Unwarranted secrecy

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Unwarranted secrecy

One of the contentious matters relating to the new AUKUS security agreement is the manner in which it was secretly “hatched” and dropped on the Australian people as a “done deal” without discussion opportunities or serious explanations to be had.

I know we have seen this before on security, or even regarding “on water” matters with asylum seekers, but this mode of decision making falls far short of what should be expected in our liberal democracy.

There may be exceptions, such as a formal “state of emergency” or kinetic military attack, but this current security agreement matter does not appear to fit the relatively narrow range of occasions when such lack of consultation or even discussion is justified in our form of governance.
David Jewell, Surrey Hills

They’ve both let us down
The current Australian government does have an outdated Cold War mentality towards China and its foreign policy is too subservient to the wants of the USA.

However, the Chinese government has added fuel to the fire (and also damaged its global reputation) by bullying Australia with trade sanctions and insults.

The behaviour of both the Chinese and Australian governments has not been in the long-term interests of either nation.

We would hope that both governments could engage in some high-level, constructive dialogue to try and improve the relationship, before it is ruined.
Bill O’Connor, Beechworth

They are paid too much
Entitled tradies are paid too much if all they have to fuss about is having somewhere to take their tea break. They have a job, different to many who haven’t been able to work in this pandemic.
Raelee Hunter, Keilor Downs

Get the science right
Greens new kid on the block Piers Mitchem says “These submarines are likely to run on highly enriched uranium [HEU] – the same grade of uranium used in nuclear weapons” (“Greens pick anti-nuclear candidate to take on Frydenberg”, online, The Age, 17/9), as he prepares to take on Josh Frydenberg in the seat of Kooyong in the next federal election.

While the issue of nuclear submarines for Australia is highly problematic, it would be nice if the new Greens hopeful, and politicians in general, could at least get the science right. Nuclear submarines require 50 per cent enriched uranium-235 to operate, which is nothing like the actual 90 per cent enrichment required for nuclear weapons.

Yet again, the pronouncements of individuals vying for political office in this country demonstrate the profound lack of scientific literacy.

If nothing else, COVID-19 should have demonstrated the need for improved scientific literacy and clear messaging rather than political posturing and constant media spin.
David Kennedy, Balwyn North

Different strokes …
I’m sitting here overlooking Albert Park Golf Course watching the happy walkers with their throwing sticks and the dogs chasing the balls.

What if the owners changed their sticks for golf clubs and the dog balls for golf balls … oh, no, that would be golf, and that’s not allowed.
Keith Lawson, Melbourne

A worldwide disgrace
I agree wholeheartedly with Anne Summers (“Gillard’s treatment is our shame”, Comment, 17/9). It’s actually more than that. That our prime minister was treated with such sexist, vile, disgusting indignation was a worldwide disgrace.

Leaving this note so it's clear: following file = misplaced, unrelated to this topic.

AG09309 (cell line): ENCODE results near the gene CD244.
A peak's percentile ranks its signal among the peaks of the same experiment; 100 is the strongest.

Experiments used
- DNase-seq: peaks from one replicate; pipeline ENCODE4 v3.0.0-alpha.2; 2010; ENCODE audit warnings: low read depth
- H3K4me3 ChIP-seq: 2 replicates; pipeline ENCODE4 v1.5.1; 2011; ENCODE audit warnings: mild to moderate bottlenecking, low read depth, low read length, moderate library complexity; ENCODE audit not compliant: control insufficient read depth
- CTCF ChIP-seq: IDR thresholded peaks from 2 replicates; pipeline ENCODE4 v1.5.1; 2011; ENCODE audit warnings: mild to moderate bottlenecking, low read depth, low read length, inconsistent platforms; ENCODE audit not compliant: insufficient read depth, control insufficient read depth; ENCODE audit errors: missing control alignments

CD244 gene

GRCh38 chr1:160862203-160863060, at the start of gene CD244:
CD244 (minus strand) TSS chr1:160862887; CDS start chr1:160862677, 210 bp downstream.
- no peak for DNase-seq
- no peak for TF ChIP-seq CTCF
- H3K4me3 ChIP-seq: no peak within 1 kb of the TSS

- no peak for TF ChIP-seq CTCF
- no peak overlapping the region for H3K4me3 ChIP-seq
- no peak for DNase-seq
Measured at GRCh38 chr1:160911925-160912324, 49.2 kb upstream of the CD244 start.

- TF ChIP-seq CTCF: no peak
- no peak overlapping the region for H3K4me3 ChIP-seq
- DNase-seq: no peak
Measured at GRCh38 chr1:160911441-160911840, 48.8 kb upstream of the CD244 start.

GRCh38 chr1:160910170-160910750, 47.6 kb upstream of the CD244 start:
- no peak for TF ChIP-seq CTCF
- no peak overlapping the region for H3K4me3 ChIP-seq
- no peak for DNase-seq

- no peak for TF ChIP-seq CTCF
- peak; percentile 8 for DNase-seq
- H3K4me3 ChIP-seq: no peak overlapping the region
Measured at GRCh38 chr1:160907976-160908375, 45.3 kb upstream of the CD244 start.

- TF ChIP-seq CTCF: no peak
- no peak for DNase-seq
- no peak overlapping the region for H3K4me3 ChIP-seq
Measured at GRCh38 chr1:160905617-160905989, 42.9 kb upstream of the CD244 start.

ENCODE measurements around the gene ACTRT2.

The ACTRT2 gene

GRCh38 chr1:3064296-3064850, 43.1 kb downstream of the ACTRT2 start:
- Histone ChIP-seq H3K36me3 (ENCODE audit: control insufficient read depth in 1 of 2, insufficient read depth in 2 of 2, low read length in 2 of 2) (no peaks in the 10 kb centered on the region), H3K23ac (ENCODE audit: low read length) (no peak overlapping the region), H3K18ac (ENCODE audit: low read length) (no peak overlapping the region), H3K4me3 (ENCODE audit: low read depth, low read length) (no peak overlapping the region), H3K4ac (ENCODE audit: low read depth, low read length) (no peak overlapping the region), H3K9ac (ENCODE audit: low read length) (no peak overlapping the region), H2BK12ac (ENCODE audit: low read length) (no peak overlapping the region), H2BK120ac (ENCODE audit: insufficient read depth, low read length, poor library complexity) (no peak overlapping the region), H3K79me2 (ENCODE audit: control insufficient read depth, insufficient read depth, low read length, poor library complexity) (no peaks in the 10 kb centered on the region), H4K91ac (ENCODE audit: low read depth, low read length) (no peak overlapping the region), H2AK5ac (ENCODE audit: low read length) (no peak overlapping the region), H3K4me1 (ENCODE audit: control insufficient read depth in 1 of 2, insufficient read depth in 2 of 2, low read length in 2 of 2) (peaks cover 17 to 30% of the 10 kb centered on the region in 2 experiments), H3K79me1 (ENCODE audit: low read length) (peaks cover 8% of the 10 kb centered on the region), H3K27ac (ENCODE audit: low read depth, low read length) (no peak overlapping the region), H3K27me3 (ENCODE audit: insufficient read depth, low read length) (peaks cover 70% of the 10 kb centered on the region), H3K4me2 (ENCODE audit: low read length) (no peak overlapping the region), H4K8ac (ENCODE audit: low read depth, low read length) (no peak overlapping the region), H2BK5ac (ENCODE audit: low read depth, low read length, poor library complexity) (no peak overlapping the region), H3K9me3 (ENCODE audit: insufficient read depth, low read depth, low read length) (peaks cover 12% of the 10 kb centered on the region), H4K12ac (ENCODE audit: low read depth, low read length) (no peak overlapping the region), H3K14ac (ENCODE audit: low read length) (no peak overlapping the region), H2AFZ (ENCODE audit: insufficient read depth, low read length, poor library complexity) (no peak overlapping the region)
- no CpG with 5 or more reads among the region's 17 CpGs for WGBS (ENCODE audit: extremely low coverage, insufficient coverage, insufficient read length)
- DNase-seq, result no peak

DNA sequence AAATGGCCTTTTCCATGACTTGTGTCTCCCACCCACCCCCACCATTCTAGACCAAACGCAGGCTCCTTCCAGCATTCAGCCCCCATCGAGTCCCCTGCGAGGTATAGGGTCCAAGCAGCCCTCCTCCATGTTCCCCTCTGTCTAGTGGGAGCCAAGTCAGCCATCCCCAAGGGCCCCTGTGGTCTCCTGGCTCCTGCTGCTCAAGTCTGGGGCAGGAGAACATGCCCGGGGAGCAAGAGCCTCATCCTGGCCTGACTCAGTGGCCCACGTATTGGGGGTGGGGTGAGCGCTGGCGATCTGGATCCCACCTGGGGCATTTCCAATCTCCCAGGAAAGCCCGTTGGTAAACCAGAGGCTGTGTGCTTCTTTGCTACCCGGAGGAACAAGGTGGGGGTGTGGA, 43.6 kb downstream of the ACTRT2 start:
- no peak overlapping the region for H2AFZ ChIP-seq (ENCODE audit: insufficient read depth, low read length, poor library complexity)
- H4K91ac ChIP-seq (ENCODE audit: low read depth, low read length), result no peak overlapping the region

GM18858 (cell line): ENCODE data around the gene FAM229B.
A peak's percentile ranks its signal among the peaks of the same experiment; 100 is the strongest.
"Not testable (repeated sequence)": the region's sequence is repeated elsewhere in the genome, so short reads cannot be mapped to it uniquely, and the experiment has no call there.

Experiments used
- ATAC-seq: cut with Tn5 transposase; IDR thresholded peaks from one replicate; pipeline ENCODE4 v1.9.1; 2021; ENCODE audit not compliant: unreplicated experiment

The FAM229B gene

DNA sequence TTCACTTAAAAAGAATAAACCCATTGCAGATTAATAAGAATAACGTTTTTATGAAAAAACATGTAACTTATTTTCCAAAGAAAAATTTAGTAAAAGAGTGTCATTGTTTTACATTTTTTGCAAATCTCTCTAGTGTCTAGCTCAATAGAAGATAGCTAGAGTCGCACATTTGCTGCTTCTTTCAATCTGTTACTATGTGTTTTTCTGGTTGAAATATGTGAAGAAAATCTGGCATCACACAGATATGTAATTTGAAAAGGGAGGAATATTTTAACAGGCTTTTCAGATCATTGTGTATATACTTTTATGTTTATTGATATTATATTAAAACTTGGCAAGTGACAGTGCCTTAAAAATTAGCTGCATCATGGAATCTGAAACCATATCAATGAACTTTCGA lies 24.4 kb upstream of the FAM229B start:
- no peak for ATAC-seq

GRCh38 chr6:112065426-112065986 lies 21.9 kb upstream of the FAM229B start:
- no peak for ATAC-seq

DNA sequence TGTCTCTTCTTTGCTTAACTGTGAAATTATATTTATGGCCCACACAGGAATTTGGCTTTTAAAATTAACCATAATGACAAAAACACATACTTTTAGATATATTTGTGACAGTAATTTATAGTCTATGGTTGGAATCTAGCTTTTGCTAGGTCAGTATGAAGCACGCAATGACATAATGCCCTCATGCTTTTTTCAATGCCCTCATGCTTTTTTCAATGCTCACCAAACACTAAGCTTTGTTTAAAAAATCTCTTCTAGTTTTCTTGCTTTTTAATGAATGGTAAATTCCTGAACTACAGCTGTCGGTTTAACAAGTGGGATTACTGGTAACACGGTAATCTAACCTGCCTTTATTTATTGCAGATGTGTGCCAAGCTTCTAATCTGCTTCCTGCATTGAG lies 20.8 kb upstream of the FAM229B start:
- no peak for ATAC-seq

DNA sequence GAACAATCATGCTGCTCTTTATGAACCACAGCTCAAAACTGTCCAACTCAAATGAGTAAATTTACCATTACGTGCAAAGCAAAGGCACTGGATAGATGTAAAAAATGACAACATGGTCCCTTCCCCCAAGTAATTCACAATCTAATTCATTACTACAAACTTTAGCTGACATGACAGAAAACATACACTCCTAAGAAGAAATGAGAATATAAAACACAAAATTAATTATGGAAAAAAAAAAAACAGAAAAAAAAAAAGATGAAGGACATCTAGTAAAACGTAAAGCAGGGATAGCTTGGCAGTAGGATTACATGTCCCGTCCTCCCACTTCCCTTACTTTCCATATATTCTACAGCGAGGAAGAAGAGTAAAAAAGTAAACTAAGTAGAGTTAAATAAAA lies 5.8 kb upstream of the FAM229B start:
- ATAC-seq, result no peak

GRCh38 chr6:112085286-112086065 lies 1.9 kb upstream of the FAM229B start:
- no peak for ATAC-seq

When I saw Larry Pickering’s cartoons in Strong Female Lead on SBS, I was shocked and felt sick that he could stoop so low to sexualise the PM in this manner. Would he have depicted his grandmother, mother, wife or daughters like this? Basic respect for another human being and treating people with dignity and care are surely measures of a civilised society that operates with humanity. Let’s face it we haven’t just emerged from a cave, or have we?

So why can New Zealanders accept female prime ministers and love the current Prime Minister without abusing her? What is the difference between New Zealanders and Australians that allows the acceptance of a female prime minister yet we can’t?

This nation has no shame, nor do the likes of the Liberal Party and Alan Jones. Nothing has changed.
Mira Antoniou, Brighton

Spin over leadership
The latest rabbit out of the hat by our Prime Minister, the nuclear submarine deal with the USA and the UK, is another example of the lack of discussion and debate in this country.

Supposedly we have two houses of Parliament to develop, discuss and debate policy direction, but here we have an announcement that has blindsided the community and no doubt many of our elected representatives.
It appears to be another example of marketing spin not leadership, by this PM, to distract us from critical issues of mismanagement.

So many examples to choose from – sports rorts, car park rorts, vaccination debacle, quarantine debacle, the ongoing Christian Porter saga, lack of respect for women, poor refugee policy and so on … poor fellow my country indeed.
Denise Stevens, Healesville

This beggars belief
The selfishness of the construction workers beggars belief. Unlike thousands of other stood-down workers they are still raking in the big bucks.

They’re obviously divorced from reality, so while they’re having their tea and scones in the tea room (or should that be “tear room”), they can watch daily films of hospital ICUs.

If they value their job and want to keep working, get real, get vaxxed, or get out.
Kevin Ward, Preston

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